Welfare states in many countries face similar problems, including fiscal constraint and a need to reform the state sector. This paper sets these general issues to one side and focuses instead on what is distinctive about the transition from plan to market in Central and Eastern Europe (CEE). It argues that the communist welfare state was well adapted to the old economic order and—precisely for that reason—is systematically and predictably ill suited to a market economy.

      The old economic order can be characterized, very broadly, as having a fairly flat income distribution, generous universal benefits, including extensive subsidies,...

    • Chapter 3 After the Crisis: The Social Contract and the Middle Class in East Asia
      (pp. 58-101)
      Nancy Birdsall and Stephan Haggard

      The Asian financial crisis that began in Thailand in July 1997 put in bold relief two big differences between the Asian and the Western economies. One has been hotly contested; the second has been virtually ignored.

      The first is the difference signaled by the label “crony capitalism”—the notion that the Asian model of conservative state-managed capitalism was too reliant on close ties among government, business, and banks, lacking in transparency, and thus prone to moral hazard and vulnerable to crisis. Of course, this model cannot be held altogether culpable; it had produced high growth in the past, and the...

    • Chapter 4 Is There a Future for Social Policy in Latin America?
      (pp. 102-145)
      Miguel Székely and Ricardo Fuentes

      Latin America is a region with a tradition of investments in public health and education. The state has devoted considerable effort to providing labor protection and to implementing policies explicitly aimed at reducing poverty. Paradoxically, these traditions coexist with the well-known fact that Latin America has the highest level of income inequality in the world. How is this possible? Is the strategy followed so far simply wrong? Should the public sector do more, or should it do less?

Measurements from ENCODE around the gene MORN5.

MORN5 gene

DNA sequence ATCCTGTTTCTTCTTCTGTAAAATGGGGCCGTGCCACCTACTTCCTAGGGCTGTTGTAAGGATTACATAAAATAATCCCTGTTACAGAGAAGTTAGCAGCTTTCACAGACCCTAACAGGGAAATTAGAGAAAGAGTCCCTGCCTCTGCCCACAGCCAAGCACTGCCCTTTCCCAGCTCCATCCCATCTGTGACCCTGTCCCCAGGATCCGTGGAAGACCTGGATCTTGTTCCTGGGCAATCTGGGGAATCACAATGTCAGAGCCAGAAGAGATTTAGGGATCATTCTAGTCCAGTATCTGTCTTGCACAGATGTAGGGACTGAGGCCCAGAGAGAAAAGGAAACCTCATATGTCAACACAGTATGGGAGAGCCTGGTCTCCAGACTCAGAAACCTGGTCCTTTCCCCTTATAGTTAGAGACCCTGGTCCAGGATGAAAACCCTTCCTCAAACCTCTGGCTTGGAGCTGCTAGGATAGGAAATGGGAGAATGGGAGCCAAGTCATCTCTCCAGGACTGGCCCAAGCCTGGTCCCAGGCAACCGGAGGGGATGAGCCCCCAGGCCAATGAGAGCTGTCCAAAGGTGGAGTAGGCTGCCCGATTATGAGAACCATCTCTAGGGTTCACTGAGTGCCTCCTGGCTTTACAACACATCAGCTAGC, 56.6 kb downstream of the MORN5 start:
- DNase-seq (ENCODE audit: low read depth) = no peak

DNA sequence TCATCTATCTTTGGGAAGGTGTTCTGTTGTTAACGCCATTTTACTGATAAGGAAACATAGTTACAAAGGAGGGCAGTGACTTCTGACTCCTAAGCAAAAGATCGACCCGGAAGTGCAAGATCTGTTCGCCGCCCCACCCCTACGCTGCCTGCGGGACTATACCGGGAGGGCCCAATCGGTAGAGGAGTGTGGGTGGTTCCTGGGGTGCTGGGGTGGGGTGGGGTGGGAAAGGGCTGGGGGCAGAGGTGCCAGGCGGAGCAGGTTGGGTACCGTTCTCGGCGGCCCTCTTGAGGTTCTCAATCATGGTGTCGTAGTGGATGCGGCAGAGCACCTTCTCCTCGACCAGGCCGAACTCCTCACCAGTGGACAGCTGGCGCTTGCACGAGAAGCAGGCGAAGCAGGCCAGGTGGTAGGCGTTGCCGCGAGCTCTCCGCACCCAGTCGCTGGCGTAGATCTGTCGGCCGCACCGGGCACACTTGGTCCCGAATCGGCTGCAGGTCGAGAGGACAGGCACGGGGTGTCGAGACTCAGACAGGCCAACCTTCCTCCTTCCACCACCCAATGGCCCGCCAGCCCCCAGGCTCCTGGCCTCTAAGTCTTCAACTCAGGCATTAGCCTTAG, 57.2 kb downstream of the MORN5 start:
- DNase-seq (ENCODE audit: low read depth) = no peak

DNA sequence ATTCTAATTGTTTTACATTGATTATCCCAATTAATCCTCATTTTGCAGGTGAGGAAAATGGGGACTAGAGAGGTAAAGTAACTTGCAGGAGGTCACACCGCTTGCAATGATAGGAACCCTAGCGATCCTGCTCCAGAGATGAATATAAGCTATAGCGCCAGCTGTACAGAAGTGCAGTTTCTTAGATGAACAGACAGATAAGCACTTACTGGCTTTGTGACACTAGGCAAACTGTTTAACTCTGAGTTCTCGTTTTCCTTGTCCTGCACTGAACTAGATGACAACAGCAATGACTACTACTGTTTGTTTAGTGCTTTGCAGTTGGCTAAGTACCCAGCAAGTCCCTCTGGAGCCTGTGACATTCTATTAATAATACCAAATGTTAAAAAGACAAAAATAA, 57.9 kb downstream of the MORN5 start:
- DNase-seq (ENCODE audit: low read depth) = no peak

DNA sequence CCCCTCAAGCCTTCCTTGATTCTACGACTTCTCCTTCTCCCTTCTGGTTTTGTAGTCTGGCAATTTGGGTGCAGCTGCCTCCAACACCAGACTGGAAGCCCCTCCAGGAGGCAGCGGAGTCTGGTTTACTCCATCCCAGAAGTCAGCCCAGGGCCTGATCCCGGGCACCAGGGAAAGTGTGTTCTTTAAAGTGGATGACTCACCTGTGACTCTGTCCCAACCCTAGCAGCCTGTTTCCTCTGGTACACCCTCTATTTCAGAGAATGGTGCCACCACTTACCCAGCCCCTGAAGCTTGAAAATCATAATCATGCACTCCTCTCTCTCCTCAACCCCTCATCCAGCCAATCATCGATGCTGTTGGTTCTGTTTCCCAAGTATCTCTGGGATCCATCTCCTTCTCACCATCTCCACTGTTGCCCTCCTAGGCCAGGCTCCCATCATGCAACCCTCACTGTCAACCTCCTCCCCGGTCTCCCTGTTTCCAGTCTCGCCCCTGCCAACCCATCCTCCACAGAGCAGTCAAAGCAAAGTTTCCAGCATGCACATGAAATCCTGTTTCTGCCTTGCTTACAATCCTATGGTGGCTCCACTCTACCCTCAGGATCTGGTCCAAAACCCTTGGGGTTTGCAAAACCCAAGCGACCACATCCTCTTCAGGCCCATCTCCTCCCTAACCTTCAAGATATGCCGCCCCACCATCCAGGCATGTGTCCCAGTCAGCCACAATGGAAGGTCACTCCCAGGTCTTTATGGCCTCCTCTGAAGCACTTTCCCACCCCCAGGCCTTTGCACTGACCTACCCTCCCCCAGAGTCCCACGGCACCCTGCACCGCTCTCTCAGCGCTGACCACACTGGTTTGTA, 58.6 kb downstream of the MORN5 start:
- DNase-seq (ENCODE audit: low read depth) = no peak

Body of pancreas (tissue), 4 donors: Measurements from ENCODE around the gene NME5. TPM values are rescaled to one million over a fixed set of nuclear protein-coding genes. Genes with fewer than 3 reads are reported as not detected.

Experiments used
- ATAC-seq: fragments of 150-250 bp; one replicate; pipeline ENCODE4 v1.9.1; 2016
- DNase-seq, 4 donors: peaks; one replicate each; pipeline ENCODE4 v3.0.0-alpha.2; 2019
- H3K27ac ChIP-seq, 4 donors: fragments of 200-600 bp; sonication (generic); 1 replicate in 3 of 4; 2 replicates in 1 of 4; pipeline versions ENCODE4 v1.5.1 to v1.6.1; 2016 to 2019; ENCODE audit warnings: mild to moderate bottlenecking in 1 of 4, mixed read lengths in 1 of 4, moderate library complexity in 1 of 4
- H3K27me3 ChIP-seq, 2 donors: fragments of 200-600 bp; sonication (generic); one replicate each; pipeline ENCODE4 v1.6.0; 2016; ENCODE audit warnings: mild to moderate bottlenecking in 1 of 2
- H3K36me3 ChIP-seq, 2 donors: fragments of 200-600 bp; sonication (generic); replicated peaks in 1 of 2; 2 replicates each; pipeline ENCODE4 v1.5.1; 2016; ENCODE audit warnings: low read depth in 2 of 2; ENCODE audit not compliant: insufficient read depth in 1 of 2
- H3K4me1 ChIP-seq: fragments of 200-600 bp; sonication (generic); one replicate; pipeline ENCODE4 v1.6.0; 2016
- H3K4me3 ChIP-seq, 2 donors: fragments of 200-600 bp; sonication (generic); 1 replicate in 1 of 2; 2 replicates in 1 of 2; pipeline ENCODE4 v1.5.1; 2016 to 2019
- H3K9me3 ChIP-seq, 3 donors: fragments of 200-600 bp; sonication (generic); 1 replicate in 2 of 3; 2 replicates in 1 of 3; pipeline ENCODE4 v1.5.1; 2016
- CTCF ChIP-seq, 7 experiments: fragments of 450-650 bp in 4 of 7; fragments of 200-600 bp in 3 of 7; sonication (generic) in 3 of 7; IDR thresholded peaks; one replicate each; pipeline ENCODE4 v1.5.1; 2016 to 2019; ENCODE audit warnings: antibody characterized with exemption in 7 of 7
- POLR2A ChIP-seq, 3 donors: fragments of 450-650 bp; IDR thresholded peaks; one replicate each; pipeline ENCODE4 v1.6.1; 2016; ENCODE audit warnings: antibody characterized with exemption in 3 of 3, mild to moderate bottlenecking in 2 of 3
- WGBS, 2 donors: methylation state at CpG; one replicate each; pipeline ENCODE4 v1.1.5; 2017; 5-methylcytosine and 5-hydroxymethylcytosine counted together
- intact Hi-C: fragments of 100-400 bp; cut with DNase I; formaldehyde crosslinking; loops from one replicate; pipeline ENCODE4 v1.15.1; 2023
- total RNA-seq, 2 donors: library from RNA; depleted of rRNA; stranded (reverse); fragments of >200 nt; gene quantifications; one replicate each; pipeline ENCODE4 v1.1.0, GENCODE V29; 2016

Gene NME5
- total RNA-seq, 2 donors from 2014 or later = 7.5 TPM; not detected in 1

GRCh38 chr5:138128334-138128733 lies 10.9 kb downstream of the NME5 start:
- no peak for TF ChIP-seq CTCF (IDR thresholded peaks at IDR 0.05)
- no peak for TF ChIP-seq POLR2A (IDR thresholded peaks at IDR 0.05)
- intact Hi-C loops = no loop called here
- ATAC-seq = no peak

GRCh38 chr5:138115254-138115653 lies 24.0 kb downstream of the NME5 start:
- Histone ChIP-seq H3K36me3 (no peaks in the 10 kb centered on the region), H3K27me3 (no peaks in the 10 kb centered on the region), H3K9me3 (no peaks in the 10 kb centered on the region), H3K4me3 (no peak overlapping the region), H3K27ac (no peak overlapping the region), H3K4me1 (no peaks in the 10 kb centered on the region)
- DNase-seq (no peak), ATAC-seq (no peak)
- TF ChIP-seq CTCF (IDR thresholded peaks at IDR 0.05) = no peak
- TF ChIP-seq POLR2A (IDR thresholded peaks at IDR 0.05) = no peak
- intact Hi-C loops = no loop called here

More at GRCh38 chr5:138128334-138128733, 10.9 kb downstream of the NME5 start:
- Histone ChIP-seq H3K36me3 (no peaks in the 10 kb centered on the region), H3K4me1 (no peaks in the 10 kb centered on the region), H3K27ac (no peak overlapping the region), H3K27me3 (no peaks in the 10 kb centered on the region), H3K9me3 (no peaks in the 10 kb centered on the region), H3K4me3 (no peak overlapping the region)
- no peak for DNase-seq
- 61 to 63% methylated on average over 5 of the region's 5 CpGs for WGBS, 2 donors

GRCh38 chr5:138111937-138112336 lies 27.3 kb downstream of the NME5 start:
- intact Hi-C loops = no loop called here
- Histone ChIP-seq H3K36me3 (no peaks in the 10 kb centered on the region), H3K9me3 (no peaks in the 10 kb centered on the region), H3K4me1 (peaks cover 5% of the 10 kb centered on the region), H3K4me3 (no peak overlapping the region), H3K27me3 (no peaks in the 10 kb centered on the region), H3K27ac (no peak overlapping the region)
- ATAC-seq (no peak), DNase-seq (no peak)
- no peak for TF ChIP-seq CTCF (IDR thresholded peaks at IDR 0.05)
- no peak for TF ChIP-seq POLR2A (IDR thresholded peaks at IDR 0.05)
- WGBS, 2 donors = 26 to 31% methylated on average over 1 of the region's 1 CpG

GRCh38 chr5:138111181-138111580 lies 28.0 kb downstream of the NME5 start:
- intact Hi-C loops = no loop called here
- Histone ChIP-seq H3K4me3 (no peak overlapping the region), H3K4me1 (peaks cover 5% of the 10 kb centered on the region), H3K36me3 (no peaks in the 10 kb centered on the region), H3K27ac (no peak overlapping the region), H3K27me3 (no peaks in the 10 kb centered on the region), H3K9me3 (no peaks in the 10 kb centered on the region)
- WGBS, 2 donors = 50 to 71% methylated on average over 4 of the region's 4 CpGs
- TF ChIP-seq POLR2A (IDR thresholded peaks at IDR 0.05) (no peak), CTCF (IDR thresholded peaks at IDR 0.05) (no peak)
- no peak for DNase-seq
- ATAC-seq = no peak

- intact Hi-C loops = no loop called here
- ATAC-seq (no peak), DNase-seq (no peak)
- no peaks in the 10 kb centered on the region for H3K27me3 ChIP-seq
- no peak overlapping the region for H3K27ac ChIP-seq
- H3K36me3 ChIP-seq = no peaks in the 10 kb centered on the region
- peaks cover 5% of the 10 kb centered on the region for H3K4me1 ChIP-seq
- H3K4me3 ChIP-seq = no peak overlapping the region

This chapter seeks to provide some answers to these three questions, with special emphasis on new approaches for social policy for the...

    • Chapter 5 Welfare State Policies in the Middle East and North Africa
      (pp. 146-182)
      Zafiris Tzannatos and Iqbal Kaur

      This paper reviews public social spending and programs in the Middle East and North Africa (MENA) region in light of the significant economic changes that have occurred since the early 1980s. At that time, economic growth rates, averaging 7 percent a year, were historically high, driven in large measure by booming oil revenues. Social policies benefited from the increase in state spending, as did employment opportunities. As a result, MENA had the lowest levels of poverty of all developing regions.

      A reversal of fortunes in the 1990s was accompanied by significant policy changes. Public sector reform, greater openness to the...


    • Chapter 6 What Drives Social Spending? 1780 to 2020
      (pp. 185-214)
      Peter H. Lindert

      Social spending is mainly a twentieth-century phenomenon. As shown in table 6.1 and figure 6.1, which present the share of social transfers in gross domestic product (GDP), hardly any taxes went into social spending in Western Europe or America in earlier times. Historically, the main kind of social spending was in the form of poor relief, which was stretched thin to cover the poor and disabled of all ages. There were no mass public school systems, no tax-based health insurance, and no unemployment compensation beyond seasonal poor relief. It is only in the nineteenth century that we begin to see...

    • Chapter 7 Conclusions
      (pp. 215-224)
      Ethan B. Kapstein

      Social policy now holds a prominent place in serious discussions of international economic policy. This reflects growing public economic reform, including liberalization, privatization, and globalization. It is the workers affected by these changes who have felt increasingly vulnerable in light of the loss of job security and the host of state-provided social benefits they once enjoyed. From Latin America to East Asia, questions are being raised about the costs and benefits of the neoliberal prescription.

      This chapter seeks to make policy recommendations for governments and international institutions based on the empirical findings presented in the regional studies and to provide...

  8. Index
    (pp. 225-235)